23. Conclusions and Recommendations • Information and Content is good (80% favorable rating from evaluators) • ‘snap-shot’ of library website design, content, maintenance, and usability • Main findings: • Content: Search feature, feedback, Web 2.0 features (RSS feeds, social networking, ability to state opinions or be content creators), virtual reference services, location and contact information • Design: Logo is left top header, navigation is side left, contact information is bottom center, and search box (when available) top right. • Usability: Efficiency, Effectiveness, and Satisfaction need to be designed in and frequently tested.

  24. Thank You!! Much of these findings are in new book Library Technology and User Services (Chow & Bucknall, 2008) coming out in November 2011. • Anthony Chow aschow@uncg.edu anthonyschow.wordpress.com • Christian Burris burriscj@uncg.edu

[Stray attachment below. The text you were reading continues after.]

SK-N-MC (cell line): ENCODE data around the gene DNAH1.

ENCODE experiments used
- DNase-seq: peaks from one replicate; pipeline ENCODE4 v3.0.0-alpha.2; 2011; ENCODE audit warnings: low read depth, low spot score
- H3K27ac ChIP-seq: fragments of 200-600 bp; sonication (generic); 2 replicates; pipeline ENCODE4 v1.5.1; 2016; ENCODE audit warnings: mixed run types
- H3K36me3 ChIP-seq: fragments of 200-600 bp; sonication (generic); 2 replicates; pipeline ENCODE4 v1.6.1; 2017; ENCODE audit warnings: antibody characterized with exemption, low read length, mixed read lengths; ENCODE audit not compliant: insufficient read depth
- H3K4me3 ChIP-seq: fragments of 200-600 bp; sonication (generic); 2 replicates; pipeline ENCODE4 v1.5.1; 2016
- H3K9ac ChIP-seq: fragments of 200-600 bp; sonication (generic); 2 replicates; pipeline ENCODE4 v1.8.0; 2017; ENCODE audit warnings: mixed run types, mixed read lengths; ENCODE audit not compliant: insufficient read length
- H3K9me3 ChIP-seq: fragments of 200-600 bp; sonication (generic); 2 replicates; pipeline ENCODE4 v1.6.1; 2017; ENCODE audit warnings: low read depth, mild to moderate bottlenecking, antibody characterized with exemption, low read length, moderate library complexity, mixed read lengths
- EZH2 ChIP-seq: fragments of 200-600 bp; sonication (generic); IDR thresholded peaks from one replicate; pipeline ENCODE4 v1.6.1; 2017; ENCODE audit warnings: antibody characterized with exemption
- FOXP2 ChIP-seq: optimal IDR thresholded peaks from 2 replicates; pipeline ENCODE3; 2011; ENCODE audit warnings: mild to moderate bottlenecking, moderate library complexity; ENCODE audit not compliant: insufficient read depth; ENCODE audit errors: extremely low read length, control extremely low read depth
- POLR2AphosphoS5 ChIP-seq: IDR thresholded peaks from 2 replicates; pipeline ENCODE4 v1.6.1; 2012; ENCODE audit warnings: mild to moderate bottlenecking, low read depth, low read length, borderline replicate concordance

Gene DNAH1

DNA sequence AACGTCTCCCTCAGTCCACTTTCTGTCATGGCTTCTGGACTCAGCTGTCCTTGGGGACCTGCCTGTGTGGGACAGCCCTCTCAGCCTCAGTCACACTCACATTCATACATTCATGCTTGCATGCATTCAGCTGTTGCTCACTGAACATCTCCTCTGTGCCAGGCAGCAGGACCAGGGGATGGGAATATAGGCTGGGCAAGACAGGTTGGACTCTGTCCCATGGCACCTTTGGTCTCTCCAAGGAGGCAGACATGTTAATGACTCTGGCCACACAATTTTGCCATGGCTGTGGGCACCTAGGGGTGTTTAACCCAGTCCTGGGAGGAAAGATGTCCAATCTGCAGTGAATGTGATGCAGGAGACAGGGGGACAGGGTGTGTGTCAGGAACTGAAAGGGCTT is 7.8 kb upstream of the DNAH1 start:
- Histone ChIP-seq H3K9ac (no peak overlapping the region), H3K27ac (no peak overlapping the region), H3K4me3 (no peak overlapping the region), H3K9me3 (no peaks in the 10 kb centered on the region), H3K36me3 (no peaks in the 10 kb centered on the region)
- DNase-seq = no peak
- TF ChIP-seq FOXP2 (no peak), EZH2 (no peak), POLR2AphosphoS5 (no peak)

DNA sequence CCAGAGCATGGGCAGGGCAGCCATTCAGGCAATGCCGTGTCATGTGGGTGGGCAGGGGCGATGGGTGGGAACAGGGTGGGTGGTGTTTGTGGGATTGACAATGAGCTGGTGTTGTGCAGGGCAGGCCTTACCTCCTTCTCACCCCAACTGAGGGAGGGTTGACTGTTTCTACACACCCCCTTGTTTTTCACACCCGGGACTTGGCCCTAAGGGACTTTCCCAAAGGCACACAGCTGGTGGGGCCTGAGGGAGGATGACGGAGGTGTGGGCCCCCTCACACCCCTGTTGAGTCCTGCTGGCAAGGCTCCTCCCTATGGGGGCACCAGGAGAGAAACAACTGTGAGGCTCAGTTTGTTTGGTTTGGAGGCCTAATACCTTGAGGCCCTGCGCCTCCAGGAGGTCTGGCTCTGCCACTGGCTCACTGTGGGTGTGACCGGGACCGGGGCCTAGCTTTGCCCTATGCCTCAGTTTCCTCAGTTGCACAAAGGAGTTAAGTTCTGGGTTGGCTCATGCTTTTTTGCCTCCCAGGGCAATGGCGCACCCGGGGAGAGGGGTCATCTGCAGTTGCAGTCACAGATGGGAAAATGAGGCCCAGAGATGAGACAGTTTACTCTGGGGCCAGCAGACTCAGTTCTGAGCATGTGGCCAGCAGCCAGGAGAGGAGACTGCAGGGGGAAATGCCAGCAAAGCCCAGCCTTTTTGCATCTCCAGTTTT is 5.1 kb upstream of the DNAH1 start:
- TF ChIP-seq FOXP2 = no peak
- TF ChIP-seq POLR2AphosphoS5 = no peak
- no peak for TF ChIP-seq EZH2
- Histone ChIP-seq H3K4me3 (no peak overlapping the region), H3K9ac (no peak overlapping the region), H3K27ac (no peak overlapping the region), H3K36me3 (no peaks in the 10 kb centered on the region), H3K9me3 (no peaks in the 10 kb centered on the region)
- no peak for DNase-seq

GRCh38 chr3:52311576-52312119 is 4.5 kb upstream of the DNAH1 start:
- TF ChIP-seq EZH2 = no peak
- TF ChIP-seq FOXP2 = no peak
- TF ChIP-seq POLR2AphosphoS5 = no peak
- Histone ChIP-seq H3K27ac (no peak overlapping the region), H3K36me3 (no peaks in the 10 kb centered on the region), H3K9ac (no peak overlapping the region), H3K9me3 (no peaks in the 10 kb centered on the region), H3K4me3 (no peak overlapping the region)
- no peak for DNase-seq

25. Liu, S. 2008. Engaging users: The future of academic library websites. College and Research Libraries, 69(1), 6-27. References • Chen, Y.H., Germain, C.A. and Yang, H. (2009). An exploration into the • practices of library web usability in ARL academic libraries. Journal of the American Society for Information Science and Technology, 60(5), 953-968. • Connell, R. S. (2008). Survey of web developers in academic libraries. The • Journal of Academic Librarianship, 34(2), 121-129. • User Focus (2011). ISO standard 9241-11. Retrieved from • http://www.userfocus.co.uk/resources/iso9241/part11.html on June 10, 2011. • King, D. (2003). The Mom-and-Pop Shop Approach to Usability Studies. • (Cover story). Computers in Libraries, 23(1), 12. • Liu, S. 2008. Engaging users: The future of academic library websites. • College and Research Libraries, 69(1), 6-27. • Nielsen & Loranger (2006). Prioritizing Web Usability. Berkeley, CA: New • Riders • Rubin, J. (1984). Handbook of Usability Testing: How to Plan, Design, and • Conduct Effective Tests. Hoboken, NJ : Wiley and Sons • Solomon, L. 2005. Sinking or swimming? The state of web sites in Ohio’s • public libraries. Retrieved from http://www.designforthelittleguy.com/study.pdf. • Wc3. Notes on User-Center Design Process. Retrieved from • http://www.w3.org/WAI/redesign/ucd on June 11, 2011.